Even without the leadership of their captain, the Yale women’s crew team produced a solid overall performance this weekend.

The Bulldogs raced Sunday in the Princeton Chase on Lake Carnegie in Princeton, N.J.. The best showing was put forth by Yale’s first varsity boat in women’s eights, which garnered a second-place finish with a time of 16:19.42 in the field of 45 boats. Yale’s second varsity boat in the women’s eights finished a solid ninth with a time of 16:57.22. In the women’s fours, the Elis’ third boat finished with a time of 18:16.59, putting them in eleventh place overall, while Yale’s first boat finished with a time of 18:19.62, placing them thirteenth out of 51 boats, and the fourth boat earned 18th in 18:29.87.

Having finished well in the Head of the Charles Oct. 23 and 24 in Cambridge, the Bulldogs were hoping to post similar times in the Chase’s 45-boat field. Despite setbacks, including the absence of their captain, Dinah Dimalanta ’05, who had a stomach flu, the team still managed to post respectable finishes over the weekend.

Team members said the loss of Dimalanta was especially difficult because the Bulldogs were facing fast teams such as UVA and Wisconsin that they traditionally never see in the fall, and because Princeton tends to capitalize on home field advantage.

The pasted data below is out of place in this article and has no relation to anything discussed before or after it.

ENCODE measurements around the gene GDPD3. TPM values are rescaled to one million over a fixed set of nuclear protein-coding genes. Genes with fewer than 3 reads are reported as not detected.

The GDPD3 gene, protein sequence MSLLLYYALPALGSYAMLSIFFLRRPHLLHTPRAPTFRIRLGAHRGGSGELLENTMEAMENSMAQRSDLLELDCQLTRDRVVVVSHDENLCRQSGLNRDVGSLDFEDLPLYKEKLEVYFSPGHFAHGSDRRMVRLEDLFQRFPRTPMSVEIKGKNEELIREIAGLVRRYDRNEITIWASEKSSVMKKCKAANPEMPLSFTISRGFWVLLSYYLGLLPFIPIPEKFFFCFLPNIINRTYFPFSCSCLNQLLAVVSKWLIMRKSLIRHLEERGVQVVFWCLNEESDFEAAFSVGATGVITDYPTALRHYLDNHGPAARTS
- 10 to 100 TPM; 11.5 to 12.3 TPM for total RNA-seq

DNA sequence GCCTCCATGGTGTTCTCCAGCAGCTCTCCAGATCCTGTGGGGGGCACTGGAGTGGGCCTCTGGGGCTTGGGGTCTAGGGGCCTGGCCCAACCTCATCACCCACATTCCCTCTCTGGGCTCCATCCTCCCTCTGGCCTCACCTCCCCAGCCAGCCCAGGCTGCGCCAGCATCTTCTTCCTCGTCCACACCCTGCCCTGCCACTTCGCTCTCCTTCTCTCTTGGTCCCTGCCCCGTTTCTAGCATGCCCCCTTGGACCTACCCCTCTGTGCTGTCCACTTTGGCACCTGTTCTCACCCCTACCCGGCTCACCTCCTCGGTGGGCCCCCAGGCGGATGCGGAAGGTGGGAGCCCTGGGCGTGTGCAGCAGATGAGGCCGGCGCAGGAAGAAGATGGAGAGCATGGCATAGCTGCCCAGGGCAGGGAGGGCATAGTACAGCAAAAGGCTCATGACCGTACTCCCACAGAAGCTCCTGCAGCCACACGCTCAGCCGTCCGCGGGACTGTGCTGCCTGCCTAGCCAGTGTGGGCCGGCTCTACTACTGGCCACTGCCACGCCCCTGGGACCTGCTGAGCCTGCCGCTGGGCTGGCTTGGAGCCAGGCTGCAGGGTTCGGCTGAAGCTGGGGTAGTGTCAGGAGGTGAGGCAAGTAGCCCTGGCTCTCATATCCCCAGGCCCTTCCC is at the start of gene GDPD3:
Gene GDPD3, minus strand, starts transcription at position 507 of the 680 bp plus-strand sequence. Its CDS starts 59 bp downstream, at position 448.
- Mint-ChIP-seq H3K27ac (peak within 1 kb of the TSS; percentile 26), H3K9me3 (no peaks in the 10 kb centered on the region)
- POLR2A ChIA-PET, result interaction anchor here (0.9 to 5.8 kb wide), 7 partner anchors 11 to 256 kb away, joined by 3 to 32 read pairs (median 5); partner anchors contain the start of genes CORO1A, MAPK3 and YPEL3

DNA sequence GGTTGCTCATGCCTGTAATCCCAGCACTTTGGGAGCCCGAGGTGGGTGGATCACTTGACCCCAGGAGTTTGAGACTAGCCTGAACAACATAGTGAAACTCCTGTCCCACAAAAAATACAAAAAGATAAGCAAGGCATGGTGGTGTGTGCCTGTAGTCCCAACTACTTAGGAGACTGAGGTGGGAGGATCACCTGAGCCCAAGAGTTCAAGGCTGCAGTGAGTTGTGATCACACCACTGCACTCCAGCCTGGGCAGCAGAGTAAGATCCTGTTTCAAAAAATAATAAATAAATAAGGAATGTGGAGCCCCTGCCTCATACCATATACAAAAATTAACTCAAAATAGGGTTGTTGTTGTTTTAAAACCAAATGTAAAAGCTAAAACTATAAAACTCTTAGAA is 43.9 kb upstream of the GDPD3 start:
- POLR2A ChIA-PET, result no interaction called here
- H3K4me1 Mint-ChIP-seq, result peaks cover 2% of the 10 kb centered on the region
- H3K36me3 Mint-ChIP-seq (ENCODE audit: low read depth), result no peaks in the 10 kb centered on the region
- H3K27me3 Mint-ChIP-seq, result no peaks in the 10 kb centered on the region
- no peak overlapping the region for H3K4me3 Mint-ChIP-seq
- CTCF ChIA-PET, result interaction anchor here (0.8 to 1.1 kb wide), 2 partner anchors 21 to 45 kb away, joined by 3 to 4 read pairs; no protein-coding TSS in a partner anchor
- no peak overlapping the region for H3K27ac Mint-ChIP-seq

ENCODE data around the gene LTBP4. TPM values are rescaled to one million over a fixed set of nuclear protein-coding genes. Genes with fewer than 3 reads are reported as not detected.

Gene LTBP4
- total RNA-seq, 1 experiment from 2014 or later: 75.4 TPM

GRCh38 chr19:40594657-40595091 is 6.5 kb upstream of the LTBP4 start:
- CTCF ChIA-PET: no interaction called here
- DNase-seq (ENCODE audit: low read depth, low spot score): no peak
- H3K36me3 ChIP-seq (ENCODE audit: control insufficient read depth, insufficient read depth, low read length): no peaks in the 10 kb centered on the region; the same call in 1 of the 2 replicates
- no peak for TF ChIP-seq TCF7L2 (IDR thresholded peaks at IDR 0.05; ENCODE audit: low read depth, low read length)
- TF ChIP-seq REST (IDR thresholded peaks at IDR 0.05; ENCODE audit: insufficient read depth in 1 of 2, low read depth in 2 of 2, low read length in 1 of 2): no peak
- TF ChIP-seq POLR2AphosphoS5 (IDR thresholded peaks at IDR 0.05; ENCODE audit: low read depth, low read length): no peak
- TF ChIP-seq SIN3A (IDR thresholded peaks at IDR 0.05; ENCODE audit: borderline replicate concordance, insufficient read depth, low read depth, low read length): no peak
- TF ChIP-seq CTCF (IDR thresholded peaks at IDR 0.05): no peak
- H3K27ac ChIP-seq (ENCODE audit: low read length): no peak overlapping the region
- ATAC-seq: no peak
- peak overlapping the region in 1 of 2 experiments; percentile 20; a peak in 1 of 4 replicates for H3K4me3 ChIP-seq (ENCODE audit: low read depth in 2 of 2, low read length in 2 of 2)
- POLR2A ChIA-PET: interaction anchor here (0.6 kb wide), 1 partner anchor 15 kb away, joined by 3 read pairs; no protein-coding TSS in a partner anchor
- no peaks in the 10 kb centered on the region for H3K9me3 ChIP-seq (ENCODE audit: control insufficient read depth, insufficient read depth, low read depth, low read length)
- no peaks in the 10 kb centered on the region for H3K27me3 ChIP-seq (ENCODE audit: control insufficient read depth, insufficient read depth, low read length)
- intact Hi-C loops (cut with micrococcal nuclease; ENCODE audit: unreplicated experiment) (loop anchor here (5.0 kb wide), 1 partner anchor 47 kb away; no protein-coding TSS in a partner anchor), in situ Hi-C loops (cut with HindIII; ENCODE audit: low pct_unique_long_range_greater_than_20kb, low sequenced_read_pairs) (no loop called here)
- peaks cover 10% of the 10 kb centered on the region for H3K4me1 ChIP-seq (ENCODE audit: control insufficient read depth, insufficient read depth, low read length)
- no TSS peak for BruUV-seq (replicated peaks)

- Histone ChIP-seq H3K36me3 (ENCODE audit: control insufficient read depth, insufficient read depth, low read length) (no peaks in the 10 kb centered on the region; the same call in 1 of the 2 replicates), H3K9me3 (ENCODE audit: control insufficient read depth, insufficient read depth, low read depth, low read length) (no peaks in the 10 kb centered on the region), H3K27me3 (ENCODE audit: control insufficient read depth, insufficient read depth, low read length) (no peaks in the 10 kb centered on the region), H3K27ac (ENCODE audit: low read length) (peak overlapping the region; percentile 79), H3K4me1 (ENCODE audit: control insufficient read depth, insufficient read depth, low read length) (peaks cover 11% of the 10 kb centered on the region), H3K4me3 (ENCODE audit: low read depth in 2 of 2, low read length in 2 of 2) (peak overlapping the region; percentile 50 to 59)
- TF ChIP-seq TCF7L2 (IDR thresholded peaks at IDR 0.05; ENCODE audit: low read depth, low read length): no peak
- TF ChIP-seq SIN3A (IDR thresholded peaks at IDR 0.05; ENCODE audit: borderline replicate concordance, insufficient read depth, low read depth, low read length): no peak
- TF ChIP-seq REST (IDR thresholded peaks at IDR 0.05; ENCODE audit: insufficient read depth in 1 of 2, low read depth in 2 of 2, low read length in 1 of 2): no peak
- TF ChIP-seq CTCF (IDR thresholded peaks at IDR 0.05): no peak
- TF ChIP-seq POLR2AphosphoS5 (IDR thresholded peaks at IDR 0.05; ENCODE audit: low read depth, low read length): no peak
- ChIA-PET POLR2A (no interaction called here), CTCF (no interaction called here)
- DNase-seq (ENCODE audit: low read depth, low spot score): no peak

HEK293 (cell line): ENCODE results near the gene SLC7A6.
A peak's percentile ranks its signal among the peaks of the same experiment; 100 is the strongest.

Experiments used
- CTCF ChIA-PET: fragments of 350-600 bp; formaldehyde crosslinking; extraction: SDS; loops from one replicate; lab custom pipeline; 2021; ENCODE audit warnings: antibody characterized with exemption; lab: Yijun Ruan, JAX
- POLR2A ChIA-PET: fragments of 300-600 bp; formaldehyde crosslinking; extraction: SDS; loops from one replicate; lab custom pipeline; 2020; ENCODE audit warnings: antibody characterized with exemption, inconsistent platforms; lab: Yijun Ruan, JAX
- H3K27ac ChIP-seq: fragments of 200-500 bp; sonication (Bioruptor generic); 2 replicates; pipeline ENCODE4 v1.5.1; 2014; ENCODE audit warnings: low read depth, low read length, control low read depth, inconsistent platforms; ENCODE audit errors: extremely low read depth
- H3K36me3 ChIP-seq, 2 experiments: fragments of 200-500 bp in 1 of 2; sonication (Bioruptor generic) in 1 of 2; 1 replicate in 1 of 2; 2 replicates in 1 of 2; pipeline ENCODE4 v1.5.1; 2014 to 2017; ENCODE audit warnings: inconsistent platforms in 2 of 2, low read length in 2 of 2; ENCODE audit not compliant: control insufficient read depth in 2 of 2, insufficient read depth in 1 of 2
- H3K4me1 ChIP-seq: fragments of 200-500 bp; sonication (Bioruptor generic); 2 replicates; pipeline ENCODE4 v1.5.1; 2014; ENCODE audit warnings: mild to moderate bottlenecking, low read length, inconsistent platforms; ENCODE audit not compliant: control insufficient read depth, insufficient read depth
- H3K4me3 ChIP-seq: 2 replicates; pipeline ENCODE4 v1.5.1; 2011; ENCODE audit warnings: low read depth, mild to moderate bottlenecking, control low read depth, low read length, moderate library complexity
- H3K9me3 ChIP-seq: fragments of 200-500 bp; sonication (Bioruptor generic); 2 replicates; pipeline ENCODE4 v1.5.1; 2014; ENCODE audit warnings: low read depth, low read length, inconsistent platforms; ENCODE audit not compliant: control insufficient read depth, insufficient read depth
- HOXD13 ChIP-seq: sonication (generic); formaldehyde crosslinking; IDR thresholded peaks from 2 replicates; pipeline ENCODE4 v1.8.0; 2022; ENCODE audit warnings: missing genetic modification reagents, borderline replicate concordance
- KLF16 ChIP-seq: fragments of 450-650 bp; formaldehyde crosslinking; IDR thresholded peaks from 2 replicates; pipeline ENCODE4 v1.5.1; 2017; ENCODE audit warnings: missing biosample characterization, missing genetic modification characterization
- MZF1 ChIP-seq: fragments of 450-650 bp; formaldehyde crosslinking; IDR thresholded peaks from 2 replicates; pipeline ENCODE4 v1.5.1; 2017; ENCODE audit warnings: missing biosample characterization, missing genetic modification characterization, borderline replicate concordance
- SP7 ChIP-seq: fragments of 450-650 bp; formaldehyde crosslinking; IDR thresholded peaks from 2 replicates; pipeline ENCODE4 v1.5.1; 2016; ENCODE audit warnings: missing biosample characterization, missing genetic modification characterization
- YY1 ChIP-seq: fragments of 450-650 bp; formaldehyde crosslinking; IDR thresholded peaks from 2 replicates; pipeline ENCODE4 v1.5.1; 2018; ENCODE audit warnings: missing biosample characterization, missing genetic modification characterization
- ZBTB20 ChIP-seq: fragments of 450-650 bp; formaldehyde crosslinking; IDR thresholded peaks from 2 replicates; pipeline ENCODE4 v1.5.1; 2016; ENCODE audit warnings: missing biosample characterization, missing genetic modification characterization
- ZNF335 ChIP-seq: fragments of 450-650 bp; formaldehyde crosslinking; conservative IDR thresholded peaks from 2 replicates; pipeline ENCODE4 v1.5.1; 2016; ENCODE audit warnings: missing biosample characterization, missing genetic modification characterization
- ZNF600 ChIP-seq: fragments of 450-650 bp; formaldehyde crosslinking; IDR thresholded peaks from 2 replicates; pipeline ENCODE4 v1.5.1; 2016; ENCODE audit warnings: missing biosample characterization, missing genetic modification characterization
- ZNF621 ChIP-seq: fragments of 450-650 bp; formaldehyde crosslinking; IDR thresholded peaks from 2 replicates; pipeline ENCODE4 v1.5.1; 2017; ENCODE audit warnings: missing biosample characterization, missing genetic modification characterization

“Not having Dinah was a very significant loss for all boats, as she is an extremely important presence on the team,” Meredith Garagiola ’05 said. “Everyone had to rally a little to try to make up for the absence.”

Head coach William Porter said he was proud of the team’s performance without its captain.

“We are an extremely lean team in numbers this year, making her absence a huge challenge to us as a team,” Porter said. “The second varsity was forced to row with a shuffled lineup, but still came up big with a ninth place finish over all, beating the first varsity crews from BU, Cornell, Penn, Syracuse, Navy, Rutgers and Columbia.”

Porter said the women had great concentration as they stuck to their game plan and executed it well.

“Our varsity was the second fastest crew at the Head of the Charles and again at the Princeton Chase,” Porter said. “They have shown consistent speed and skill. They know there are no guarantees, they will have to work hard all winter and race hard all spring to get where they want to go.”

This was the last race of the fall for the varsity boats, who will move indoors to train until spring break. Porter said that the spring season is a long way off, but that early indicators are that his team is in a good position for going into the winter.

Emily Cleveland ’07 said the team was also looking forward to the new season.

“As we start winter training indoors in the tanks, we’re definitely looking forward to this year’s spring season, which gets started in March,” Cleveland said. “I think we all feel really optimistic about our ability to compete with the best teams in the country.”

Next weekend the novices compete in their last race back in Princeton for The Belly of the Carnegie Regatta.